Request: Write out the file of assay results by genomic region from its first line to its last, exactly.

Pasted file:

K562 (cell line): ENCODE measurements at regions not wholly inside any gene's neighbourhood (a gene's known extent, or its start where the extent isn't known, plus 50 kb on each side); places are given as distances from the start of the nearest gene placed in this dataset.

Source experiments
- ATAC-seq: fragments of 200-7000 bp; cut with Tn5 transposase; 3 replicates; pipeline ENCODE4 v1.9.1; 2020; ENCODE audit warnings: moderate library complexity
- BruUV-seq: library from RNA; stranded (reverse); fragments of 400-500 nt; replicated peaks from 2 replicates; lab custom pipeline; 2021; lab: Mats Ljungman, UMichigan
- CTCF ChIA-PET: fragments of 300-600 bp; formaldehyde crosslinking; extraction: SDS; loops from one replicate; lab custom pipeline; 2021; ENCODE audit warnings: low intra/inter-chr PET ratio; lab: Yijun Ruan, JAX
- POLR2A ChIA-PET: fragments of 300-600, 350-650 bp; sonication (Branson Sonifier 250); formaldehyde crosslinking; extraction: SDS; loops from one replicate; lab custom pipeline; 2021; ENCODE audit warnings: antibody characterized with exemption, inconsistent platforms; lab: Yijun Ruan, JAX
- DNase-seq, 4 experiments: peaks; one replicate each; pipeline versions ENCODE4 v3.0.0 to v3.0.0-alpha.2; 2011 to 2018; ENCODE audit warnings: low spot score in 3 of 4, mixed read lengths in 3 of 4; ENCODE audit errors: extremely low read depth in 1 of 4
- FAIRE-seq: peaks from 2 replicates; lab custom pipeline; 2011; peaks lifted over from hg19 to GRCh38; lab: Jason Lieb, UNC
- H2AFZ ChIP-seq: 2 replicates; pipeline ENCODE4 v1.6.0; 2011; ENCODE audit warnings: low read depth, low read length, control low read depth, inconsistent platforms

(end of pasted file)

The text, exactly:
K562 (cell line): ENCODE measurements at regions not wholly inside any gene's neighbourhood (a gene's known extent, or its start where the extent isn't known, plus 50 kb on each side); places are given as distances from the start of the nearest gene placed in this dataset.

Source experiments
- ATAC-seq: fragments of 200-7000 bp; cut with Tn5 transposase; 3 replicates; pipeline ENCODE4 v1.9.1; 2020; ENCODE audit warnings: moderate library complexity
- BruUV-seq: library from RNA; stranded (reverse); fragments of 400-500 nt; replicated peaks from 2 replicates; lab custom pipeline; 2021; lab: Mats Ljungman, UMichigan
- CTCF ChIA-PET: fragments of 300-600 bp; formaldehyde crosslinking; extraction: SDS; loops from one replicate; lab custom pipeline; 2021; ENCODE audit warnings: low intra/inter-chr PET ratio; lab: Yijun Ruan, JAX
- POLR2A ChIA-PET: fragments of 300-600, 350-650 bp; sonication (Branson Sonifier 250); formaldehyde crosslinking; extraction: SDS; loops from one replicate; lab custom pipeline; 2021; ENCODE audit warnings: antibody characterized with exemption, inconsistent platforms; lab: Yijun Ruan, JAX
- DNase-seq, 4 experiments: peaks; one replicate each; pipeline versions ENCODE4 v3.0.0 to v3.0.0-alpha.2; 2011 to 2018; ENCODE audit warnings: low spot score in 3 of 4, mixed read lengths in 3 of 4; ENCODE audit errors: extremely low read depth in 1 of 4
- FAIRE-seq: peaks from 2 replicates; lab custom pipeline; 2011; peaks lifted over from hg19 to GRCh38; lab: Jason Lieb, UNC
- H2AFZ ChIP-seq: 2 replicates; pipeline ENCODE4 v1.6.0; 2011; ENCODE audit warnings: low read depth, low read length, control low read depth, inconsistent platforms